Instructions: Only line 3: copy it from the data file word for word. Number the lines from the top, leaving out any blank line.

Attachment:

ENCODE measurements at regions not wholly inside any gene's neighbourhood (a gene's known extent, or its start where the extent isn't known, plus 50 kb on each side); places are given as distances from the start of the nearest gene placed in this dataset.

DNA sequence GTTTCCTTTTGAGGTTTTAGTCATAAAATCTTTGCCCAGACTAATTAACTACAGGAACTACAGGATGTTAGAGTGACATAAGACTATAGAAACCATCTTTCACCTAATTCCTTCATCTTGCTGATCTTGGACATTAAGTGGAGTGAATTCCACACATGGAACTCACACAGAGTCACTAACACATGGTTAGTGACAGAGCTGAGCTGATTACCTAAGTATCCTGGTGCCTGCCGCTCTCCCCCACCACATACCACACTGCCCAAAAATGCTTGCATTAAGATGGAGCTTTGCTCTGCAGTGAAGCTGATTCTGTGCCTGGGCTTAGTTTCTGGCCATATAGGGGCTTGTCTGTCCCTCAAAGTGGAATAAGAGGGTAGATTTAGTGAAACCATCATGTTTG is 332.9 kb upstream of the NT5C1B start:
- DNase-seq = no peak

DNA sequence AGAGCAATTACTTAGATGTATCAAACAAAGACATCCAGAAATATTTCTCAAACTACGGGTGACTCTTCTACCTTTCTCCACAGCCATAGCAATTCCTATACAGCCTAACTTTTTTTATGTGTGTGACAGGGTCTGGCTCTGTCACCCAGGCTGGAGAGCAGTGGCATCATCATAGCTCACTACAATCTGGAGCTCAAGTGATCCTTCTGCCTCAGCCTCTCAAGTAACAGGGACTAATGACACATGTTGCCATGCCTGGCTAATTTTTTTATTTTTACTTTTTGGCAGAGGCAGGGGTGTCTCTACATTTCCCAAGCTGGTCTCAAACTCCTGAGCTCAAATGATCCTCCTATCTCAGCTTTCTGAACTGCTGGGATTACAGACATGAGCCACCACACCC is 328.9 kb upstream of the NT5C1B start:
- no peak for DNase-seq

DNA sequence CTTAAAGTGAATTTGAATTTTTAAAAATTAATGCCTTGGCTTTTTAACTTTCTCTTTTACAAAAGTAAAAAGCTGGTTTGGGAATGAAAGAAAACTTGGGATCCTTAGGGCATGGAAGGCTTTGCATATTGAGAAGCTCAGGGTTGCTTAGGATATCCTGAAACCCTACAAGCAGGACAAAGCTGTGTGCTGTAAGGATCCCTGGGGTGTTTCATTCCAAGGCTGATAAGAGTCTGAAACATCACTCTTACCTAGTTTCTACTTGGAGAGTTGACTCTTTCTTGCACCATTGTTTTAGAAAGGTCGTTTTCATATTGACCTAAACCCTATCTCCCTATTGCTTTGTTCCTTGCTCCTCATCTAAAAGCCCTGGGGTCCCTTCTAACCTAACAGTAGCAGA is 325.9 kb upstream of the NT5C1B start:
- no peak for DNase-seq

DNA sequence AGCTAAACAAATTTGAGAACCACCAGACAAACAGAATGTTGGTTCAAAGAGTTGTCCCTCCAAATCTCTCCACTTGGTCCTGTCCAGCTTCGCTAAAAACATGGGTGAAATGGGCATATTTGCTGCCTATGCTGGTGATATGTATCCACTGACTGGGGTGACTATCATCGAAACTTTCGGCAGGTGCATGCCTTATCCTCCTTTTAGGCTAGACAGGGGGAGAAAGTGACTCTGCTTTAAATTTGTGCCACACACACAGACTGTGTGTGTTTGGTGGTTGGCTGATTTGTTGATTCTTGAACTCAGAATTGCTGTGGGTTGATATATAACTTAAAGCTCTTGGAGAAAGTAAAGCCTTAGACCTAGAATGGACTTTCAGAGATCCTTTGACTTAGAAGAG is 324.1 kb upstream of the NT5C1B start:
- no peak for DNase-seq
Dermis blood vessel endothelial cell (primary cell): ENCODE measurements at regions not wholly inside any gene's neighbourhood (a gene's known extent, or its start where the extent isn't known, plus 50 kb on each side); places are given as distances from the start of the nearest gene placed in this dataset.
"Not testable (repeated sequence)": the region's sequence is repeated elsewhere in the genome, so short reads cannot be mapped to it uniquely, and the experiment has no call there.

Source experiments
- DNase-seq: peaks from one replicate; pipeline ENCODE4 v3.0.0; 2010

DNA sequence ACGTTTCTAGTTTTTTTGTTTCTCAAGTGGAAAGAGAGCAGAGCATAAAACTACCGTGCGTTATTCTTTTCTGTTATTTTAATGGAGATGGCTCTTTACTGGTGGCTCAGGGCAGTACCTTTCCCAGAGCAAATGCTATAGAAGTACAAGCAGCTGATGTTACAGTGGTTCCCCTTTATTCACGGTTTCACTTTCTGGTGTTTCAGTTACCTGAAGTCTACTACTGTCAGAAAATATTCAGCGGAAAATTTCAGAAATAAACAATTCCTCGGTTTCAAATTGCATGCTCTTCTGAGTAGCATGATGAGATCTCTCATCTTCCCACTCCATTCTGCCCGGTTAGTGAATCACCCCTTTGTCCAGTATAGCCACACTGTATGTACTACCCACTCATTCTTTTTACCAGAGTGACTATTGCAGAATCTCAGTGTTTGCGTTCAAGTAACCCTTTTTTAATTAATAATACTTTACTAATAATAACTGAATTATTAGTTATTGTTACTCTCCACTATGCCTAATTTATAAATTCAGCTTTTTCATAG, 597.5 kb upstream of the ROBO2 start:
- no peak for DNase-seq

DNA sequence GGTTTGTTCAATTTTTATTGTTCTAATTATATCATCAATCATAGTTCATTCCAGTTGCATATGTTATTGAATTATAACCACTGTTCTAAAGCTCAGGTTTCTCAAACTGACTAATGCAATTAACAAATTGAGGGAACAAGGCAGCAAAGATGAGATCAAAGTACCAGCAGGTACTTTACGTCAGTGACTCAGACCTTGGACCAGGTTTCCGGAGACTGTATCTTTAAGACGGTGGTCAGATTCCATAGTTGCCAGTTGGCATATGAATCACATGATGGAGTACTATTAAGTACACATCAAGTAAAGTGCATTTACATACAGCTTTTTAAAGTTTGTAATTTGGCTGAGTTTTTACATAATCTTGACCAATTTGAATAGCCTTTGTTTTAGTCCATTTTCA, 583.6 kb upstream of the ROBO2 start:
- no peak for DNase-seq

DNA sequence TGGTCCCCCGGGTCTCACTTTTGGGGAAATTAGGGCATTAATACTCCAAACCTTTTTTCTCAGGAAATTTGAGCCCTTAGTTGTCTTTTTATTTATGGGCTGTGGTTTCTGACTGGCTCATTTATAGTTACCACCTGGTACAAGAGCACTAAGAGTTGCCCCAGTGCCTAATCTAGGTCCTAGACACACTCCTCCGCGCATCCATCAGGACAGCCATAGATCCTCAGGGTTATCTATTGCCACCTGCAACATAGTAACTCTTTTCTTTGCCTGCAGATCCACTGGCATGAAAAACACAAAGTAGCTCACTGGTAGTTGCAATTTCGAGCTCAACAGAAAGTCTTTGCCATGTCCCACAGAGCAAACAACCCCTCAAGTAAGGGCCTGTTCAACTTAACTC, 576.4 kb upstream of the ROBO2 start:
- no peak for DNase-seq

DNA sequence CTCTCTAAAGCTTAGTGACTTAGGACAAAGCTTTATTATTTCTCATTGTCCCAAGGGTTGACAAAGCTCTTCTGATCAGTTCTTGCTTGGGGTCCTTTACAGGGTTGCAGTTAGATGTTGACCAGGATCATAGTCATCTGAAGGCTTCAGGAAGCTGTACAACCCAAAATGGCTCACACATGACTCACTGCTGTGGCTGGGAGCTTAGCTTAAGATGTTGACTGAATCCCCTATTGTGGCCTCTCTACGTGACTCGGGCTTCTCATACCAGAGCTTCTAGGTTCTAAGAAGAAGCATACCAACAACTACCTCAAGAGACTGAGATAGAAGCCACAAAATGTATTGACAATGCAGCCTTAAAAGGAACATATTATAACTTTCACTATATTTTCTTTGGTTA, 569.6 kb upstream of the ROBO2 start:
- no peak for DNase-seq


- DNase-seq = no peak